Bold Prediction: Chad Marshall’s health and availability will be key. But I am not waiting for the rosters to be announced. I whiffed my last two predictions, but I’m still betting on my boys. Seattle gets off the schneid, 2-0.


DeAndre Yedlin Jumping Across the Pond

MLS All-Star and USMNT star DeAndre Yedlin is reported to be transferring to Tottenham Hotspur. I’m sad to see him go, but wish him the best, I am currently in Alaska at the wedding of my best friend, so don’t have time to unspool my thoughts. I’ll get to discussing this huge news later in the week.

MLS vs. the Bundesliga: Will Prodigal Americans Return?

The MLS All-Stars beat a preseason, and understocked, Bayern Munich team yesterday 2-1 in a meaningless game. MLS is clearly not within spitting distance of Germany’s Bundesliga, but how far apart are they? I am a relatively new soccer fan, and the only league I religiously follow is MLS. Often I need to defend myself to the Eurosnobs who say I’m keeping to the shallows of the sport. Some may say I am silly for not indulging in a better vintage of the sport I’ve come to love, and I think they’re pretentious for supporting a team in a city and country they’ve never lived in. Regardless of your ideological position on this divide, it is true that only following MLS keeps you from knowing every American paying their rent playing soccer.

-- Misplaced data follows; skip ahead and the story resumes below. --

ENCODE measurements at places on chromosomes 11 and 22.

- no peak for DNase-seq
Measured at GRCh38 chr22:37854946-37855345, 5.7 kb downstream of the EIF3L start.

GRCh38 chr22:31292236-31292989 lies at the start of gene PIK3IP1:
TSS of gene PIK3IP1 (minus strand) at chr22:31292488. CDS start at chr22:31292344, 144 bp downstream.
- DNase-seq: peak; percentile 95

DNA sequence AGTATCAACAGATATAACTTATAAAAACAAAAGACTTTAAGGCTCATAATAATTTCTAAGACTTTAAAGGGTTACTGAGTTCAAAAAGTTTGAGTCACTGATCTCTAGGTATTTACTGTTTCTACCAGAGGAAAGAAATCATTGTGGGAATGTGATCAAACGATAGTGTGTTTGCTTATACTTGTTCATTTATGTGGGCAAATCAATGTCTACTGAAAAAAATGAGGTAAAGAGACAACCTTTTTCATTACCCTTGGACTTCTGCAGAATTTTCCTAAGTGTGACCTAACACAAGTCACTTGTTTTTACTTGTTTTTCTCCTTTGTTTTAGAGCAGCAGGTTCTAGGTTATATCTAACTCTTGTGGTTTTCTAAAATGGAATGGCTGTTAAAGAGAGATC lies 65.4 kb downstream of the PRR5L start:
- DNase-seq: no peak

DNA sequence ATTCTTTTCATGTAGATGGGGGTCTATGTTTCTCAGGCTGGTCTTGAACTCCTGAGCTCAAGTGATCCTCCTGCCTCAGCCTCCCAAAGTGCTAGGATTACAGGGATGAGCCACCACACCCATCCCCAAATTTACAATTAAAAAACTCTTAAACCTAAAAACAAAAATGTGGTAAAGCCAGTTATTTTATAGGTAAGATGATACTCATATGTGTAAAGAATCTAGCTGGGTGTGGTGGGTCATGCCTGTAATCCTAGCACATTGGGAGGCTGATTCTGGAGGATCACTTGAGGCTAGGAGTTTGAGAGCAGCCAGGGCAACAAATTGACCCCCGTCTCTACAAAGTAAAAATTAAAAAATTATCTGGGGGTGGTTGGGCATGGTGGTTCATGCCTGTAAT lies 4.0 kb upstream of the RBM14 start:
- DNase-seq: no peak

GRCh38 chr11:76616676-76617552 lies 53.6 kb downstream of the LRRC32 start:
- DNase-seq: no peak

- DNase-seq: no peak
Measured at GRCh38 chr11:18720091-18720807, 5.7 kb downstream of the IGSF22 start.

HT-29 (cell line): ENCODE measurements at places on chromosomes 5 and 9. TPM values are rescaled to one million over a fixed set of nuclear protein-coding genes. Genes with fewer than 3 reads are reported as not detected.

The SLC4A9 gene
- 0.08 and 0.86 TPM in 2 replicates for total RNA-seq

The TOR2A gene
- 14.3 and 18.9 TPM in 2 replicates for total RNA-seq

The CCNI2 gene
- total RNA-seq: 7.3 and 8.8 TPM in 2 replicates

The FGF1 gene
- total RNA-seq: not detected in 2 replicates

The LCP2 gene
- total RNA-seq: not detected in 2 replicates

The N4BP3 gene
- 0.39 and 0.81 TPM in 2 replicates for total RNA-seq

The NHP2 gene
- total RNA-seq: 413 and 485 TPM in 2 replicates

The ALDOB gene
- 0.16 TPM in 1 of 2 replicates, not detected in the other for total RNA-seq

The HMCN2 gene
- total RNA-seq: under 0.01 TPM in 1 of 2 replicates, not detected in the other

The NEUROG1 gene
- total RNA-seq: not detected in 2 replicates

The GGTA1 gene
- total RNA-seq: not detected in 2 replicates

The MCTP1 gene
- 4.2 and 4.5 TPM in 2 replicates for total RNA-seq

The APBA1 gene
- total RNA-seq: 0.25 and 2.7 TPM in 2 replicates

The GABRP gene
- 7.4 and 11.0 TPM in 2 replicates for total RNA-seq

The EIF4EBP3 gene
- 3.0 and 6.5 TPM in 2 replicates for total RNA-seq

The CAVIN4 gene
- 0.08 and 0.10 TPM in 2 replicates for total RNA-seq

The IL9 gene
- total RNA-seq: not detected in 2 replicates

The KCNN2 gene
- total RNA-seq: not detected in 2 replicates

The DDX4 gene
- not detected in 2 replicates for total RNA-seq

The world’s soccer leagues are full of Americans. But I rarely know or recognize any Yank over in Europe. When Jurgen Klinsmann collected 23 men to represent the United States in Brazil, a third of the roster was a mystery to me. If they don’t ply their trade on native soil, they are off the map. I was suspicious of the players Klinsmann rostered for Brazil, wondering how much better John Anthony Brooks or Julian Green were than our boys? But both German-Americans proved their mettle.